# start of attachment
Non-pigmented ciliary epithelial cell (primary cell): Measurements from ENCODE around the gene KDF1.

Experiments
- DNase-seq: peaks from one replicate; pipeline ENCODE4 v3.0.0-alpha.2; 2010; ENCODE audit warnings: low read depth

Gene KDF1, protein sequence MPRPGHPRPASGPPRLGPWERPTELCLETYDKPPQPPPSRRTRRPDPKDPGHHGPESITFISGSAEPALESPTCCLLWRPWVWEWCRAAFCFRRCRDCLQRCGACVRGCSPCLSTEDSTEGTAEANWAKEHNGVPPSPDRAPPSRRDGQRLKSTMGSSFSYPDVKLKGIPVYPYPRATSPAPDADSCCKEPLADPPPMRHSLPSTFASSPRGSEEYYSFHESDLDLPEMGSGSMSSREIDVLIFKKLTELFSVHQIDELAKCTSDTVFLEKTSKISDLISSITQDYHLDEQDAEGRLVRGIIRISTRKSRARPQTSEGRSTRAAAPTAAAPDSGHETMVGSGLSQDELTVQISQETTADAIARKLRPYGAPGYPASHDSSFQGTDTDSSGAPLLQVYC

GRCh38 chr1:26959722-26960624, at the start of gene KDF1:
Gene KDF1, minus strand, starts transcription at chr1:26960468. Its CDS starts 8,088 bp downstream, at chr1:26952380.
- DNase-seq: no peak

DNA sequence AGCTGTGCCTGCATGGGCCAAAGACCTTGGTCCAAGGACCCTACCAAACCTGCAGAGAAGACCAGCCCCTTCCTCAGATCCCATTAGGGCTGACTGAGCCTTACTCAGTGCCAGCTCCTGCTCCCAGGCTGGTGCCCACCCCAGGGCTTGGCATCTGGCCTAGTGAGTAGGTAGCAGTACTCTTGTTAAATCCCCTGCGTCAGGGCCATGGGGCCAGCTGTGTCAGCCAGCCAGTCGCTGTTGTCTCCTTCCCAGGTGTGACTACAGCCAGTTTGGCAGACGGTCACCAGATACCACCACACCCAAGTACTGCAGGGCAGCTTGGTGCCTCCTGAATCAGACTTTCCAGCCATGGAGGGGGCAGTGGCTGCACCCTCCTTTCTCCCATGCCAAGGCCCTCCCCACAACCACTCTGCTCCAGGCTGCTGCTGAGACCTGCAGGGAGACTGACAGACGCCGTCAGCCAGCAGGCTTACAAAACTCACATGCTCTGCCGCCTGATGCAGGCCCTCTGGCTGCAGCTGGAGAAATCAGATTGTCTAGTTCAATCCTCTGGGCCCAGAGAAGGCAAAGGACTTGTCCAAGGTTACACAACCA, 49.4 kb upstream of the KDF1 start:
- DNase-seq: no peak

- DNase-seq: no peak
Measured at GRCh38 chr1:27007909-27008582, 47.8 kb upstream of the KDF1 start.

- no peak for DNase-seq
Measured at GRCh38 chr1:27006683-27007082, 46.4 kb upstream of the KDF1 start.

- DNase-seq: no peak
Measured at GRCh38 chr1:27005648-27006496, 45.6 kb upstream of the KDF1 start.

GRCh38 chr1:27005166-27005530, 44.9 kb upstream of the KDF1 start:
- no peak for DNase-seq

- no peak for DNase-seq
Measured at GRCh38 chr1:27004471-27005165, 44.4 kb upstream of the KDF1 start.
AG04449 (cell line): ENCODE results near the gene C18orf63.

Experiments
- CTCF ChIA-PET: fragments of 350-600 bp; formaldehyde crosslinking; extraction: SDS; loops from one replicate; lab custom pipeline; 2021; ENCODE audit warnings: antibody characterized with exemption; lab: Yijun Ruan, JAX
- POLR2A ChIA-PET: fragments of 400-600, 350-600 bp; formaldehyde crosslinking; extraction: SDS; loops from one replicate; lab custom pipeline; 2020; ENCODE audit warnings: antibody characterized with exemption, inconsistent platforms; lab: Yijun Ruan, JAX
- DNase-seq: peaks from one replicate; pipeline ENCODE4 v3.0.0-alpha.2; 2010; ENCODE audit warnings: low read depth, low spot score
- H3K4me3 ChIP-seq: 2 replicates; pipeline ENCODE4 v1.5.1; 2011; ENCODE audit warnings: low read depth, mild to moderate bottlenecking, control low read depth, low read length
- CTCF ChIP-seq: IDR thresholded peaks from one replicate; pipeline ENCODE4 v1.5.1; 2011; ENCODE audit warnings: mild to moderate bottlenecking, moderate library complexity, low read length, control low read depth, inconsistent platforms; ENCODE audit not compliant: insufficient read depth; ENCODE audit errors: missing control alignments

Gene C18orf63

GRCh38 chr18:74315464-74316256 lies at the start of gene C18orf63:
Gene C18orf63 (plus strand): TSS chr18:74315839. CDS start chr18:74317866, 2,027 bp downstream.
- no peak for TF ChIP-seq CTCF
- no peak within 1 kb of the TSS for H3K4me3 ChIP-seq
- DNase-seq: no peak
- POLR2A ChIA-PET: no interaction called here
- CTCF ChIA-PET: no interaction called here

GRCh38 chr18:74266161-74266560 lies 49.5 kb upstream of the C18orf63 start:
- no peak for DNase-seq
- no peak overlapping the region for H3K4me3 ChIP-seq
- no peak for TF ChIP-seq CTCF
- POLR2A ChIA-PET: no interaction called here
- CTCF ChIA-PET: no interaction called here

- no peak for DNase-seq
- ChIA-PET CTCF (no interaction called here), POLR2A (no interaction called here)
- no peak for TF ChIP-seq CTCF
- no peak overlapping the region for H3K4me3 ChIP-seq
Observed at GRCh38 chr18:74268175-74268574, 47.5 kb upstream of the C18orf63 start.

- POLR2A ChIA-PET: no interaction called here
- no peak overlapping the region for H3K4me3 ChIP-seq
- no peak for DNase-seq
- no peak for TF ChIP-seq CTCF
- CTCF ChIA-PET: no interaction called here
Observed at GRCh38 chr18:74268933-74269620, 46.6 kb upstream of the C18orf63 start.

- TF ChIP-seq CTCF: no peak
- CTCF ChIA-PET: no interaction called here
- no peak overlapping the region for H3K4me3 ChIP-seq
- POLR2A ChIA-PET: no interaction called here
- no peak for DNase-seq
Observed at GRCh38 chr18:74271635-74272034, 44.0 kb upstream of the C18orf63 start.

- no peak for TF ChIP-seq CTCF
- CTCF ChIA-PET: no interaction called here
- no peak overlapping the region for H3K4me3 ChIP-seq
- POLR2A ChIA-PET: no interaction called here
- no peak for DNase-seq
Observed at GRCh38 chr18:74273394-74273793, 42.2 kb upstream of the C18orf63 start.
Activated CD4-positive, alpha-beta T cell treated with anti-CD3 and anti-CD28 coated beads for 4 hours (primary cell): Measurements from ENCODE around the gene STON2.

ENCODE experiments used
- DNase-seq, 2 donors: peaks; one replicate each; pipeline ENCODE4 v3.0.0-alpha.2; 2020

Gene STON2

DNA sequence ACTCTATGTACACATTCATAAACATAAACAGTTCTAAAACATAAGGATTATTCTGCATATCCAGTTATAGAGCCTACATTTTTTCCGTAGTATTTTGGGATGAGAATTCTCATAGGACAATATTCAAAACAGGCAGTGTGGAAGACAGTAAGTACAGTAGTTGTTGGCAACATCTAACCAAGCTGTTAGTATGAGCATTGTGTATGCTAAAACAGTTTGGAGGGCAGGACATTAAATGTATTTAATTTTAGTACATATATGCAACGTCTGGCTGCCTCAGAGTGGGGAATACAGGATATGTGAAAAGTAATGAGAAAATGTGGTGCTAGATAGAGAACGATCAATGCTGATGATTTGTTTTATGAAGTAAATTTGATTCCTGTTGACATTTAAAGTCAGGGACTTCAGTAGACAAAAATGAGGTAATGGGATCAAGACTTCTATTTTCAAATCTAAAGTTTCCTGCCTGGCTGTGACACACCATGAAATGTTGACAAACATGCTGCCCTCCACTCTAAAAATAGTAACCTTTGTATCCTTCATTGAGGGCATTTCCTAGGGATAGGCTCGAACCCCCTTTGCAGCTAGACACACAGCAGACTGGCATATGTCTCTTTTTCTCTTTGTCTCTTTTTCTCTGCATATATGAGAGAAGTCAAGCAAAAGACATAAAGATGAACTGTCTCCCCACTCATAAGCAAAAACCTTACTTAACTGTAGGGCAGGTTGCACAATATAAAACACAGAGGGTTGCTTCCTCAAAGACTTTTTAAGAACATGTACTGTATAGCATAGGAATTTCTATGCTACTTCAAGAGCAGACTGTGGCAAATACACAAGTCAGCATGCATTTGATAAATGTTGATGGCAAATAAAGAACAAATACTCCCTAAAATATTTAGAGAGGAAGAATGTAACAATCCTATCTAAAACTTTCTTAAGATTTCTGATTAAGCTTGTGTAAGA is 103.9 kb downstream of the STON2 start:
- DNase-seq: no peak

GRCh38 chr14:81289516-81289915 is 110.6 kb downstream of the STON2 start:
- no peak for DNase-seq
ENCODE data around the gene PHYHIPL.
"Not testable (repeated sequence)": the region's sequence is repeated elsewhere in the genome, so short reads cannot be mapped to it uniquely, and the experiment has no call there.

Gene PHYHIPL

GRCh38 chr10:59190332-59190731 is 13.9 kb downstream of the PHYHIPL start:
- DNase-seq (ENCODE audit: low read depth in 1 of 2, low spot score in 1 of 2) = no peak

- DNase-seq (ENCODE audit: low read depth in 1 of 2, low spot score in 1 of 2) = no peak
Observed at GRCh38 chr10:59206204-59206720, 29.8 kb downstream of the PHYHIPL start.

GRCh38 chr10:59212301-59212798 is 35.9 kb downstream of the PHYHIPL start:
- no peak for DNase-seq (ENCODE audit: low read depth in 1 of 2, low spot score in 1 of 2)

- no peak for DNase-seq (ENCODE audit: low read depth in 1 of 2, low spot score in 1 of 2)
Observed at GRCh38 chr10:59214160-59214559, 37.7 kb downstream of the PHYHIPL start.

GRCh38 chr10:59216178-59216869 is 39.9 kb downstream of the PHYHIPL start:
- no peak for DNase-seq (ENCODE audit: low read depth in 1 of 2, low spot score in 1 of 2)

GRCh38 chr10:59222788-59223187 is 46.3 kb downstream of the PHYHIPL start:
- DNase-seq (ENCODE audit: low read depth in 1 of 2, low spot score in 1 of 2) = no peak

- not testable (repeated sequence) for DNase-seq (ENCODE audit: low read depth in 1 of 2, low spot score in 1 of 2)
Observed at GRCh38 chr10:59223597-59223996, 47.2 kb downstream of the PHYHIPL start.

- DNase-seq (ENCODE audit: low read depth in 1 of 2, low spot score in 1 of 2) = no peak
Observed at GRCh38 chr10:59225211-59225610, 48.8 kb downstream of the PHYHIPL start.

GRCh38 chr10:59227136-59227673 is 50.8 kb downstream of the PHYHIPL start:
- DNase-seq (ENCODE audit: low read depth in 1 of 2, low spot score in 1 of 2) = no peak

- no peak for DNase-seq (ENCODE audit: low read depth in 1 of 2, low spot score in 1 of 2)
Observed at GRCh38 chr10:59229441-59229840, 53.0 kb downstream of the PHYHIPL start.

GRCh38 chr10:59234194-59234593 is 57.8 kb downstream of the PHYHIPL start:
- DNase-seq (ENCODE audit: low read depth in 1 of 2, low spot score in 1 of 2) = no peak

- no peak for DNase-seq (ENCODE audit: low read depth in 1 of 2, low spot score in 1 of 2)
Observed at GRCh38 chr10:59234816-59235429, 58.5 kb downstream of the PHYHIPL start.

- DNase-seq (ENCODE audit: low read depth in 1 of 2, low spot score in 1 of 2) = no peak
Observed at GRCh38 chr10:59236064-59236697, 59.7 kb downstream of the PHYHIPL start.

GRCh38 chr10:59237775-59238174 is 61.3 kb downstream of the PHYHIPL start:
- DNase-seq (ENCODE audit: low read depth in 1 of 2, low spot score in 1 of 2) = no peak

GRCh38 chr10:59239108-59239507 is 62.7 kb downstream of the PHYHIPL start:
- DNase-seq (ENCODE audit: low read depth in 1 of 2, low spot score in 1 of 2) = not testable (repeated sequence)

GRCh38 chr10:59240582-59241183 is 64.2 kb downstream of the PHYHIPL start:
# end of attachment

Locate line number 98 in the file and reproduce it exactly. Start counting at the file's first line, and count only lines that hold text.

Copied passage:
Observed at GRCh38 chr10:59234816-59235429, 58.5 kb downstream of the PHYHIPL start.